And the IPCC are prone to brainfarts, they've already claimed climate change is irreversible and will take 1000s of years to reach equilibrium.

Biggest worries, still net loss of forest, loss of Coral reefs(poorly reported due to temperature rises, is due to higher levels of dissolved CO2 causing acidification to a very picky ecosystem


Even your own link says the little ice age was a regional, not a global phenomenon, you tool.


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PostPosted: Wed Oct 10, 2018 9:56 am 
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deadduck wrote:
goeagles wrote:
Gwenno wrote:
Either we reverse it and humans survive, or it kills/culls us and it reverses anyway. I want to know how all the beef farmers are going to be persuaded to change, and what they will produce instead?


There's a reasonable chance they get substantially reduced due to lab grown meat anyway.


Lab grown meat is all hype. There are so many manufacturing limitations it's unlikely the price will ever be competitive compared to plant protein or animal protein.


Fungus and insects to solve mass produced food in the future. :thumbup:


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PostPosted: Wed Oct 10, 2018 9:57 am 
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nuffsaid wrote:
Q1. "are we going to solve this issue?"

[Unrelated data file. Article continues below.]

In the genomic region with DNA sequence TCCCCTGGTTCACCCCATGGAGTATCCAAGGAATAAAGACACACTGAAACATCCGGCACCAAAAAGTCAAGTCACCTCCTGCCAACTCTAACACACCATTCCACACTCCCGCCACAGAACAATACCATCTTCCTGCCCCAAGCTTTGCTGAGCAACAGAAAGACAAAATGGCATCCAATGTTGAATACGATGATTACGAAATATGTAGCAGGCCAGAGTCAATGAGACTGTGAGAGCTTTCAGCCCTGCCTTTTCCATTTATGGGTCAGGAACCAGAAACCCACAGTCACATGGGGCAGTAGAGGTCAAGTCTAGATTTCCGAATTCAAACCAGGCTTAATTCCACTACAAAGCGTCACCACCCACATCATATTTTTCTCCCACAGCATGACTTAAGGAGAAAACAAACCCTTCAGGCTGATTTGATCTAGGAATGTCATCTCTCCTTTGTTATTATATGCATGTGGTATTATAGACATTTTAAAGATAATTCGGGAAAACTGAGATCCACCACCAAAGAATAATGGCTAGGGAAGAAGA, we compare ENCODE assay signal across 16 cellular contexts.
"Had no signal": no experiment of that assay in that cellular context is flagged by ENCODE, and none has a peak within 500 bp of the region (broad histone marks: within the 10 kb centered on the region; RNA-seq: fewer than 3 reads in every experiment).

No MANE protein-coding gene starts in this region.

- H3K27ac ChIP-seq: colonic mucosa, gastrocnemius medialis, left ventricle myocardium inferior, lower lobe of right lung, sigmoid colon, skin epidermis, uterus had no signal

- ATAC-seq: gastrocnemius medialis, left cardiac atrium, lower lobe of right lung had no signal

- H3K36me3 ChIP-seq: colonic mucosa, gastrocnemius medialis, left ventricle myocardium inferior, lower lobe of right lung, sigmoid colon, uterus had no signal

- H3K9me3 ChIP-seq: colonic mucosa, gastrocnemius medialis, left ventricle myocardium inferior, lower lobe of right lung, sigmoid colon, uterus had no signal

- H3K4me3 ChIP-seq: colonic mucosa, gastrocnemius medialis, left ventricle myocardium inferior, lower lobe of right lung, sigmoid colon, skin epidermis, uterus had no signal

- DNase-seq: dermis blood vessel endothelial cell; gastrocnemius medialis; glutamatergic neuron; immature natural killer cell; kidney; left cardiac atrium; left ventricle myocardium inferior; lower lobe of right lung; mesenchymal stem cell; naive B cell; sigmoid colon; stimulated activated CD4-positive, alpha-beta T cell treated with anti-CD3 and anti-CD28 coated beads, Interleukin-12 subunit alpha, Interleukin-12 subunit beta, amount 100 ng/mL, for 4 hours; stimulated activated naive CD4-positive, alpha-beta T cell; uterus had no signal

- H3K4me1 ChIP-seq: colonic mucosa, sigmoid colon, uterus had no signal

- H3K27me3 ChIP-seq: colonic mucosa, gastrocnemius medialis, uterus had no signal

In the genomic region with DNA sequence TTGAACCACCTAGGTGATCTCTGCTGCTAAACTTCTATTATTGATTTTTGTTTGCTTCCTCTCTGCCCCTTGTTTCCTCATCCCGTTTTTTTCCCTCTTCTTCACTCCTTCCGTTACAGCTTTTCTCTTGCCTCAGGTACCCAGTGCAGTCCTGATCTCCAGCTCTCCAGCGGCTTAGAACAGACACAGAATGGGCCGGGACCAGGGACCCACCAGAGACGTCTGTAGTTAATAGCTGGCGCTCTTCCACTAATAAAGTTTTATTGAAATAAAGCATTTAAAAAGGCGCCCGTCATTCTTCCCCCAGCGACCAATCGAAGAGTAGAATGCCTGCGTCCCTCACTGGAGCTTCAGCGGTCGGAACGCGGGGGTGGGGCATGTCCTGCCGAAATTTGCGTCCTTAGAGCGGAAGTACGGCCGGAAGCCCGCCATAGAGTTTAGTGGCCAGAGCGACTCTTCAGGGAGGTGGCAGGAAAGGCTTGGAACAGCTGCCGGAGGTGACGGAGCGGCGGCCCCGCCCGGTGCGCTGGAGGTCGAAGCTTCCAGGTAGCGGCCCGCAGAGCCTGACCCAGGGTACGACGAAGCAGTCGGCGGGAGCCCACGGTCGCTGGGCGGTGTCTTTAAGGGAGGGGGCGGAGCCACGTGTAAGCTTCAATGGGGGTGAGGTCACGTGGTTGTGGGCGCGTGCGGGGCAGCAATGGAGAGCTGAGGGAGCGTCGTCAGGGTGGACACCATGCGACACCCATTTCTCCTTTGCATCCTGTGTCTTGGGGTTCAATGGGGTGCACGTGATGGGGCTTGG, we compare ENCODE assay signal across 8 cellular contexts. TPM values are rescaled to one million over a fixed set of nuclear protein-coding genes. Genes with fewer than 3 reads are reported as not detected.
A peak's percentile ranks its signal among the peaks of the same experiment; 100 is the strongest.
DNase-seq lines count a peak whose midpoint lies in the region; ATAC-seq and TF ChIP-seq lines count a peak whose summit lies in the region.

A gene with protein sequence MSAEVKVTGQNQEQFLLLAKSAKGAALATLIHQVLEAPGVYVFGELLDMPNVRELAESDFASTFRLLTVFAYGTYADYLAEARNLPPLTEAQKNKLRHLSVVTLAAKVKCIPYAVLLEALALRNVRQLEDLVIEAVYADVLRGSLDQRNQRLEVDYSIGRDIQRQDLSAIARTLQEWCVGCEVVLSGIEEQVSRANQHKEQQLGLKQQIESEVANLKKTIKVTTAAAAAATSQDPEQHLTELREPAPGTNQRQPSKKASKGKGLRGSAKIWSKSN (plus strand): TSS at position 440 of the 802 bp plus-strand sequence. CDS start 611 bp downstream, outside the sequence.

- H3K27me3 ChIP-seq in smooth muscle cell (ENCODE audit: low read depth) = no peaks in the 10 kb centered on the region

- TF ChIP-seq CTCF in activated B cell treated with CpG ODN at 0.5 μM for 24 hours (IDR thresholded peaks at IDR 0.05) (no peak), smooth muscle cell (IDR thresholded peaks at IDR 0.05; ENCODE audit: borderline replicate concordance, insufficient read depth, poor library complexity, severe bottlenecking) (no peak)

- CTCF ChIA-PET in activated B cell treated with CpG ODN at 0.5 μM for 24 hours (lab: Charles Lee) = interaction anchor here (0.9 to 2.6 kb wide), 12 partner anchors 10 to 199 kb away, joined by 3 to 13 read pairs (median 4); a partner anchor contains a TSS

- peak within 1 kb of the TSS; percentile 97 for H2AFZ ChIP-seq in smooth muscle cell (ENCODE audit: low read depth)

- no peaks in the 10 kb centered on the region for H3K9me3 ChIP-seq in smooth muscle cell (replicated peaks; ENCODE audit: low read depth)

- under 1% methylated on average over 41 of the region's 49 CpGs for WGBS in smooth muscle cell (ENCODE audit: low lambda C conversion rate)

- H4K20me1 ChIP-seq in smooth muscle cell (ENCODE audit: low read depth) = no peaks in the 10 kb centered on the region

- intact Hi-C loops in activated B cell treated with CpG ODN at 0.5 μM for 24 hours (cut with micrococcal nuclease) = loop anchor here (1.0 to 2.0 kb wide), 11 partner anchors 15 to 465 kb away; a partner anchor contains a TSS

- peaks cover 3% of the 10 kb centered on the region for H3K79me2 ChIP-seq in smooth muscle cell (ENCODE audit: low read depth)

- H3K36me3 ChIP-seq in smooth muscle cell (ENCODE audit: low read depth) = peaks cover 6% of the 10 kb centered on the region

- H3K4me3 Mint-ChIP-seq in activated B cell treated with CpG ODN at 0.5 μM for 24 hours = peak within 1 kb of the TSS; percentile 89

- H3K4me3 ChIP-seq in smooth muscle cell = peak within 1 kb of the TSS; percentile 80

A1. No.

Q2. "and if so how?"

A2. Loads of wailing and hand-ringing


fixed


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PostPosted: Wed Oct 10, 2018 10:01 am 
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Ali's Choice wrote:
Theflier wrote:
Less than inclined to believe the opinions of a few hippies hell bent on making us all live in vine skirts.
Some notable facts the BBC won't tell you
https://www.nasa.gov/feature/goddard/na ... han-losses
For about 600 years prior to the immediate start of the industrial revolution the Earth was in a "little ice age " so we're just reverting to the temperature the world was https://en.wikipedia.org/wiki/Little_Ice_Age
And the sum total of all this CO2, the world is becoming more fertile https://www.nasa.gov/feature/goddard/20 ... ning-earth

That's not to say humans aren't contributing to global warming, but CO2 is a notoriously poor green house gas in comparison to methane or water, and as expected rising CO2 levels means forests are growing everywhere, nearly as fast as brazil chops them down, we're currently losing total forest at a rate of 0.05% to 0.08%.year

And the IPCC are prone to brainfarts, they've already claimed climate change is irreversible and will take 1000s of years to reach equilibrium.

Biggest worries, still net loss of forest, loss of Coral reefs(poorly reported due to temperature rises, is due to higher levels of dissolved CO2 causing acidification to a very picky ecosystem


Hi Silver, long time no post you worthless piece of cyber-shit!


Image


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PostPosted: Wed Oct 10, 2018 10:04 am 
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I reckon we'll eventually see a change in energy production/storage. The technology is largely there, but it's not cost-efficient. More significantly, the infrastructure isn't there, so energy conversion/storage technologies haven't significantly penetrated all levels of developed society the way it needs to.